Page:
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  3. So I recently came back to this article today - I've been revamping my shot after having my "rock bottom" round at a tournament back in November and decided January 1 to just start over and rebuild. Had a lot of help from a sponsored pro friend of mine who worked field work with me for a couple days a week for a few weeks. Been feeling good and read this article again this morning. The biggest observation for me, and the only thing I took into account was your second screen capture and hand position. I'm not lying, it instantly added 40 feet to my drives. I was so taken aback watching shots sail over the goal post 300 feet away from me in the soccer field and landing a good 30-50 feet past. I know I have a long ways to go but this was monumental how awesome that one fix was to my shot! Thanks!

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    1. I'm stoked to hear that! It really is awesome when you make a breakthrough and see the disc stay in the air that much longer. I recently started throwing a 171 Echo Star Teebird and last week there was a slight tail wind and that thing went 400' and I was just slack jawed. I didn't do anything different exect slow down everything and pulled it tighter to my chest and tried to keep everything loose. Days like that are the reason I love disc golf so much.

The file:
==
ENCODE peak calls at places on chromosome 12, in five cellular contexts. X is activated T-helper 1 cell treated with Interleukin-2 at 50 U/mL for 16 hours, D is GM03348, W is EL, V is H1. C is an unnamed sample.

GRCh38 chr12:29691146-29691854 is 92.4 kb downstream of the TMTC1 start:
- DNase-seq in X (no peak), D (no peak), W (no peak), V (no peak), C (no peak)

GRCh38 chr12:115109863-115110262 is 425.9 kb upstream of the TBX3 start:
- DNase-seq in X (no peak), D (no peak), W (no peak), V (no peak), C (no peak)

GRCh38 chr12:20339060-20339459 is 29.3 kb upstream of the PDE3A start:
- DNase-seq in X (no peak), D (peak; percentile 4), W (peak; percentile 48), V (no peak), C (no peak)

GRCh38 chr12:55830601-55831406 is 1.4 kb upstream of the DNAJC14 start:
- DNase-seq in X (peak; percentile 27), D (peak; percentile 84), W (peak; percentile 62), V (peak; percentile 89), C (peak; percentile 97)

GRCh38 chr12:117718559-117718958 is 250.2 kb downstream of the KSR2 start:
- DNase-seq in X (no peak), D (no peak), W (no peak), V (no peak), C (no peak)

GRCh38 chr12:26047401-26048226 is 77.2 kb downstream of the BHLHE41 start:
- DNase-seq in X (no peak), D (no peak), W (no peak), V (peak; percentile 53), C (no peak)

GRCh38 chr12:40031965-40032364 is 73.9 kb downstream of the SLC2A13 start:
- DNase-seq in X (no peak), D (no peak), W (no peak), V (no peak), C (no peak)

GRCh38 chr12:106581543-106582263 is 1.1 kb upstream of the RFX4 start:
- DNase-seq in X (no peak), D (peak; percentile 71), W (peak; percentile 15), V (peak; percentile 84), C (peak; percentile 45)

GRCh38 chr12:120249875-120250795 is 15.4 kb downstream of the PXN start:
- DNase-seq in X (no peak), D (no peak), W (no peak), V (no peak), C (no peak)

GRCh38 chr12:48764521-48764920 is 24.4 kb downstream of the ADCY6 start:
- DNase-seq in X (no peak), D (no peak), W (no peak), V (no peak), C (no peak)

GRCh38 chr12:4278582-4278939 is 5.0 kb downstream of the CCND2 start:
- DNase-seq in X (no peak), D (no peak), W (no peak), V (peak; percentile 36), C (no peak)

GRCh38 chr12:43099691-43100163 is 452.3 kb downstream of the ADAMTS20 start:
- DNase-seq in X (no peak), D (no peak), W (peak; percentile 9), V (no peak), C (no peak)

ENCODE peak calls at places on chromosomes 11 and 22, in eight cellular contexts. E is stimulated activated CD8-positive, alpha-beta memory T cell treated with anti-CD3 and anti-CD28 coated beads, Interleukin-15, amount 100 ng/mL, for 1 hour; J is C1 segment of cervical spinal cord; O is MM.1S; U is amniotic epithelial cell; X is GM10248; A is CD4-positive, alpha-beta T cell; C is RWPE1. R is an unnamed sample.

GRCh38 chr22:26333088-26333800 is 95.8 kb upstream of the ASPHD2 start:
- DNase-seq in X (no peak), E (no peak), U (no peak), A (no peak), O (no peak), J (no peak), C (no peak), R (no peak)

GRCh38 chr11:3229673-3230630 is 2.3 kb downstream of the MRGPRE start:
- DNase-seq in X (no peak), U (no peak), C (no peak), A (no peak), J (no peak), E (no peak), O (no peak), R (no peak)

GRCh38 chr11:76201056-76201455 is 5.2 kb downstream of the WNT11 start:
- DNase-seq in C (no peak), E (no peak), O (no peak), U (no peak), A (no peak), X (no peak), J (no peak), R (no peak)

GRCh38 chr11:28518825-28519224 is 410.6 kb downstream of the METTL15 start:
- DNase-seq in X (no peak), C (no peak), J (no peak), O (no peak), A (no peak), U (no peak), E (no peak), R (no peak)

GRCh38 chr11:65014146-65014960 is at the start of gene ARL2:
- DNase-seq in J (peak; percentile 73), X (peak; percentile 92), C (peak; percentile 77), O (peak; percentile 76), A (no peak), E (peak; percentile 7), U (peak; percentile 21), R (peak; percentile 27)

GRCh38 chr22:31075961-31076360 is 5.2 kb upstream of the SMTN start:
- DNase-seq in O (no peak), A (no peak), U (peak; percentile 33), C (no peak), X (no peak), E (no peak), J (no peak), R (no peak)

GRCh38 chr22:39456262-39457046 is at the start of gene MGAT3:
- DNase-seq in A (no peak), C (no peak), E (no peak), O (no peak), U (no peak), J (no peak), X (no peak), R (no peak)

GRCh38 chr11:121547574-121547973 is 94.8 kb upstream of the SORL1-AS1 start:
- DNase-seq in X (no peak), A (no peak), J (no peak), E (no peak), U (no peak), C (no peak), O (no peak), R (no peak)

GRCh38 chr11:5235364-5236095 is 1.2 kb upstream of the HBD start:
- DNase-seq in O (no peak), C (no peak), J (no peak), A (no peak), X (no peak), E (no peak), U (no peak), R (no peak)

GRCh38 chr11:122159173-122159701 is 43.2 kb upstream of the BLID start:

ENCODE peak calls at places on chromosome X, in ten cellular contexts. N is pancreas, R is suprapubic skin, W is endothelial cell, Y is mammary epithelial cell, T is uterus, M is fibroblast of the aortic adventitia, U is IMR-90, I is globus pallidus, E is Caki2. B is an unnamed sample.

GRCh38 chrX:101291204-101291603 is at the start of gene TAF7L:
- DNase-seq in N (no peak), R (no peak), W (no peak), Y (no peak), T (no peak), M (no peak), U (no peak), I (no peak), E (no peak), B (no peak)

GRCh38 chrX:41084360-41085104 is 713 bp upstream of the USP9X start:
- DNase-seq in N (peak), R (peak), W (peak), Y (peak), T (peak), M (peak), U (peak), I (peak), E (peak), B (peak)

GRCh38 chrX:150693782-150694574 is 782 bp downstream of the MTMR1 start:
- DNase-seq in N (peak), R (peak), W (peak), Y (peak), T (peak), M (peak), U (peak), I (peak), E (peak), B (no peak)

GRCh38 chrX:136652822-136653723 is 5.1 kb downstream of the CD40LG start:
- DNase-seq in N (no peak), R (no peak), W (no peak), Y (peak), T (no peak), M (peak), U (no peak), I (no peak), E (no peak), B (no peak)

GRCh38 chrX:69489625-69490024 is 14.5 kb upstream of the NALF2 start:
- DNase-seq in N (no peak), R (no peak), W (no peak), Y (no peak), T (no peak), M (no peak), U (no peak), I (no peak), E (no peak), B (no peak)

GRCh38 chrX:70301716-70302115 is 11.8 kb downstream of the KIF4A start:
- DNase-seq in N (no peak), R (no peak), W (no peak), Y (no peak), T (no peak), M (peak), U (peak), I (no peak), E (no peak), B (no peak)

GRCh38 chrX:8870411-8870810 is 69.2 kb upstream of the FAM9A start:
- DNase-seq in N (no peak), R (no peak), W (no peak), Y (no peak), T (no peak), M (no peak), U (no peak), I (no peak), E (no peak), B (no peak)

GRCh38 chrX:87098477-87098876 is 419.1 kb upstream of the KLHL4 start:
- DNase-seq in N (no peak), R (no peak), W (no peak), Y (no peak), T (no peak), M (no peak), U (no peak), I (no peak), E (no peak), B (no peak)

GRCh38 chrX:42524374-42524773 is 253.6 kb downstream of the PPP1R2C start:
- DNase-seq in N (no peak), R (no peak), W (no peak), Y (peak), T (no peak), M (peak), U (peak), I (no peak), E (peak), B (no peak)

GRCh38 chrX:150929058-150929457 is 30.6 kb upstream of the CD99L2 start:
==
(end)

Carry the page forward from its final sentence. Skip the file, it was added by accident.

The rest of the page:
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  4. Another thing to consider, Paul McBeth and Jared Roan (not pictured above) use their middle finger as a release point rather than their index finger, this allows a cleaner release minimizing off axis torque (wobbling of the disc) which improves flight and reduces drag allowing for more efficient utilization of energy

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    1. Good point Joshua, I think grip is place where a huge difference can be made in my game. I've gone to the Climo grip on all my approach shots and the power grip for drives. The Climo grip has really helped stop OAT for midrange, but I definitely still hear the tell-tale flutter on drives if I am not careful.